So you want to travel but you don’t want to be a tourist? The solution is simple – learn a new language! It’s easier said than done, but well worth the hard graft. All it takes is an open mind, determination, and a dash of confidence!
There are so many benefits to learning a language, the main one being that multilingualism broadens your personal and professional horizons. Want to move to Tokyo? No problem. Want to go on a spontaneous weekend away in Lille? Don’t sweat it! With a second language alone, you’ll probably be able to communicate with twice the number of people around the world. So, if you are or hope to be an avid traveller, learning a foreign language or two should be at the top of your list!
But fret not! Here are a few tips and tricks to ease you in to it and speed up the process.
Focus on Conversation
flickr / Daniel
If you are learning a language for travel, there really isn’t any need to get bogged down in textbooks about grammar or alphabet lists. For many people, grammar is a scary word and the rigidity of formal classes is totally unappealing, but the beauty of the internet and social media is that language learning is now more interactive and more accessible than ever! So, don’t worry about whether or not you can spell ‘bathroom’ in Mandarin – as long as you can pronounce it fairly well, it’ll get the job done.
Learn a Few Pronunciation Rules
flickr / AJ Cann
Lots of people get embarrassed about sounding foreign when they use another language, and you probably will at first but that’s really not a problem. However, if you are a little paranoid about it, the best thing to do is learn some general pronunciation rules. Most languages have these simple guidelines that work 99% of the time – e.g. in French, don’t pronounce the final consonant of a word. By remembering a few of these little mantras, you will be sounding like a native speaker in no time!
Practice Makes Perfect!
flickr / Tom Hart
The golden rule here: you MUST practice speaking out loud! If you never hear yourself speak, you will never know what you don’t know yet, which means you’ll be stuck in a rut wondering why. If you know a native speaker, wrangle them for a chat! If not, you can always talk to yourself (you know you do it) in the language and you’ll soon figure out which areas you find most difficult. Don’t fancy talking to a wall by your lonesome? Websites like www.ConversationExchange.com connect polyglots from all over the world, allowing them to exchange emails, and even skype with like-minded native speakers. So, if you want to learn Portuguese, just search for somebody from Portugal who wants to learn English, and hey presto! The bonus with this approach is you can end up with friends and pen pals across the globe!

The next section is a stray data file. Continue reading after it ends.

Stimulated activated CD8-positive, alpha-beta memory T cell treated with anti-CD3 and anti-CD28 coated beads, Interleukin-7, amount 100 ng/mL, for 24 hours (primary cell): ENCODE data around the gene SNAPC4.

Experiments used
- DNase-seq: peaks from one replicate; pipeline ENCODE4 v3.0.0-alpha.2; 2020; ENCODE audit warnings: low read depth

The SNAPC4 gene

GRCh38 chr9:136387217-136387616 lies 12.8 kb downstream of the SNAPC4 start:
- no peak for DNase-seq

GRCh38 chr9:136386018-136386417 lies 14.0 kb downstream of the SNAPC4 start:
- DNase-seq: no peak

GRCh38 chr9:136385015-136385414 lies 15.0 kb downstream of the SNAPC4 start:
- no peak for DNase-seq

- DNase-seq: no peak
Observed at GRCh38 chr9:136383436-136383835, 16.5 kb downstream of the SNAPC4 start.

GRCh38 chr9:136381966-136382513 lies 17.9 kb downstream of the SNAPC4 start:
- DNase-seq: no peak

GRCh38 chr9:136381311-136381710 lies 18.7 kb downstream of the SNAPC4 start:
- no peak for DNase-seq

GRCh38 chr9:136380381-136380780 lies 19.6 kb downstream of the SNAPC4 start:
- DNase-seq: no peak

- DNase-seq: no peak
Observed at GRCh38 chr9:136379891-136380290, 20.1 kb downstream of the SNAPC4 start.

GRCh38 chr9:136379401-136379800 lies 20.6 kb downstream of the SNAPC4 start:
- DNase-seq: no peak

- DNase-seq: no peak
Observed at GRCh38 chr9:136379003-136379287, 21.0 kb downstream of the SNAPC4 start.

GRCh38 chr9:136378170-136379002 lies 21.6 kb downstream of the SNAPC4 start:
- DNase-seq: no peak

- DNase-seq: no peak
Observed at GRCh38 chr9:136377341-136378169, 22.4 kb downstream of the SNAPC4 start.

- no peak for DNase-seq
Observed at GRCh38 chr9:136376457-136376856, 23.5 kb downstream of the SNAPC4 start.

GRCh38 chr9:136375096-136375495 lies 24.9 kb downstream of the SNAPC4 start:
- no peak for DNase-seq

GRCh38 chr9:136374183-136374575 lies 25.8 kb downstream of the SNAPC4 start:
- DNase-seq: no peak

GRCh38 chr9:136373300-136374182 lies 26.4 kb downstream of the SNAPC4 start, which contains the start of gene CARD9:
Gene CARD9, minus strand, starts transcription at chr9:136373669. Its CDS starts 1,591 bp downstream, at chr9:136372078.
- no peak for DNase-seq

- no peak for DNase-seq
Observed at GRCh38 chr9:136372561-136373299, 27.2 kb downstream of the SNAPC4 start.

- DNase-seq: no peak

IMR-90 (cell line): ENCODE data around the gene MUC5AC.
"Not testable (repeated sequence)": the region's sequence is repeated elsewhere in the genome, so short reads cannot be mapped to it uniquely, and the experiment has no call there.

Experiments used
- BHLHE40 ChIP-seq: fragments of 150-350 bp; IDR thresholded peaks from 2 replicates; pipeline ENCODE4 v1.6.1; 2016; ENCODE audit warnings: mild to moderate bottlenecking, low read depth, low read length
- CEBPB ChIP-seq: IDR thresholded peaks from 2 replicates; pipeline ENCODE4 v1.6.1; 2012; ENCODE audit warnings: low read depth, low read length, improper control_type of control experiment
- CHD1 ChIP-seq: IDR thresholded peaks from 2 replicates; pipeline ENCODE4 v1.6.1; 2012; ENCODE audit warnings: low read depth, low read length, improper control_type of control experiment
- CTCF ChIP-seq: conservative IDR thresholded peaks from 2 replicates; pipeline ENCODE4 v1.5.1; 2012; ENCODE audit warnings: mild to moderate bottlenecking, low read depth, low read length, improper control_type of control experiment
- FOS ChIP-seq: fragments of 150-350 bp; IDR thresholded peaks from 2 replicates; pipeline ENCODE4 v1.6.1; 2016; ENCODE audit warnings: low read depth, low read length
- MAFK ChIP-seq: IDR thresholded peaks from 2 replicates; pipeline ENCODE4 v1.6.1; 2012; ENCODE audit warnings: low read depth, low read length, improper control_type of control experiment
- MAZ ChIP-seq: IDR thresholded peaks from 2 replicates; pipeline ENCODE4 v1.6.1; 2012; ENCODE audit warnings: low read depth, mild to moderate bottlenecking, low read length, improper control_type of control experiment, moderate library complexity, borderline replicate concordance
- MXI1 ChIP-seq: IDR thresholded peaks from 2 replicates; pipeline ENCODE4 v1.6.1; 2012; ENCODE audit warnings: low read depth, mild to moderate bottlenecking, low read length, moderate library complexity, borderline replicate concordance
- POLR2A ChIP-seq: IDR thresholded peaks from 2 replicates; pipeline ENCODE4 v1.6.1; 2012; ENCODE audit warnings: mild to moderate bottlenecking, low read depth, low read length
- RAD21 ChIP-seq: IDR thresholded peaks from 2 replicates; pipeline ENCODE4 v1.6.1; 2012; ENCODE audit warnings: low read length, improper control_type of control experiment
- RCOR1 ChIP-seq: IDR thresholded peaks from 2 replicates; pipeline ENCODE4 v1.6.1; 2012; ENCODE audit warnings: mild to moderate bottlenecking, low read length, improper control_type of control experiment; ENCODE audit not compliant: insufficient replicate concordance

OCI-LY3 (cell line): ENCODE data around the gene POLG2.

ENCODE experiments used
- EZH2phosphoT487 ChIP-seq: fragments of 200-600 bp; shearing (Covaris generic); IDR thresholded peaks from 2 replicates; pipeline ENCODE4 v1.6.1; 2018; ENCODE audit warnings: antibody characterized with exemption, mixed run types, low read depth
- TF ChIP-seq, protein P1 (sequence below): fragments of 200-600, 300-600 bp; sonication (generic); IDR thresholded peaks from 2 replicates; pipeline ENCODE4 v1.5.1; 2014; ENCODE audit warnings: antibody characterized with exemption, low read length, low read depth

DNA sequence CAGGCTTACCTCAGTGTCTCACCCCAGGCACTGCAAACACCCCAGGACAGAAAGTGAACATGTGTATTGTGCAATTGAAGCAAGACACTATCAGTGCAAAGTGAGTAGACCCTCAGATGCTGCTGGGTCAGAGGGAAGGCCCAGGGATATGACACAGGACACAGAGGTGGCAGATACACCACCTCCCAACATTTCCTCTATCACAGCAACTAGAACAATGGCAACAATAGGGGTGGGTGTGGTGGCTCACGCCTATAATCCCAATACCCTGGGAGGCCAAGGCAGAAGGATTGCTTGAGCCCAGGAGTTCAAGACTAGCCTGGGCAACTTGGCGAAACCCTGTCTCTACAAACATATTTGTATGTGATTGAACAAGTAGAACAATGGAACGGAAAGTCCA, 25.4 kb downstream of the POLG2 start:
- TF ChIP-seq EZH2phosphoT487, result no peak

flickr / Ginny
Want an excuse to watch films and listen to music all day? Learn a language! Immersing yourself in media is a great way to familiarise yourself with everyday language use and idioms. Watch the news and films, read an online magazine, listen to music. Even if you just have the radio on in the background, you’ll be surprised at how much you pick up!
Remember: You Won’t Be a Laughing Stock
flickr / Paul David
It can be difficult to muster up the confidence to start a conversation with native speakers when you’re in the country, but the key thing to remember is that nobody is going to ridicule you for trying. The reality is often the opposite – even if your attempt to say ‘thank you’ turns out shoddy, the effort will be noticed and appreciated. Many native speakers will even try to help and maybe teach you a little local slang… just be wary of where you use it though. It’s possible that when you think they’ve taught you ‘How are you?’, you’re actually saying ‘My monkey has measles.’, or something rather more crude…
Learning another language can be massively enjoyable and the payoff is definitely worth the hard work. So, if you always wanted to learn Russian, now’s the time. Make use of some of these tips and you’ll be on that plane to Moscow before you know it!
If you don’t have time to learn a totally new language, how about helping to teach English abroad? With a Teaching project, you can do just that, working with local communities all over the world, from Costa Rica to Fiji to India. It can be massively rewarding and you can even earn a TEFL qualification.
By Eman Bhatti
See more from our volunteers #Frontiervolunteer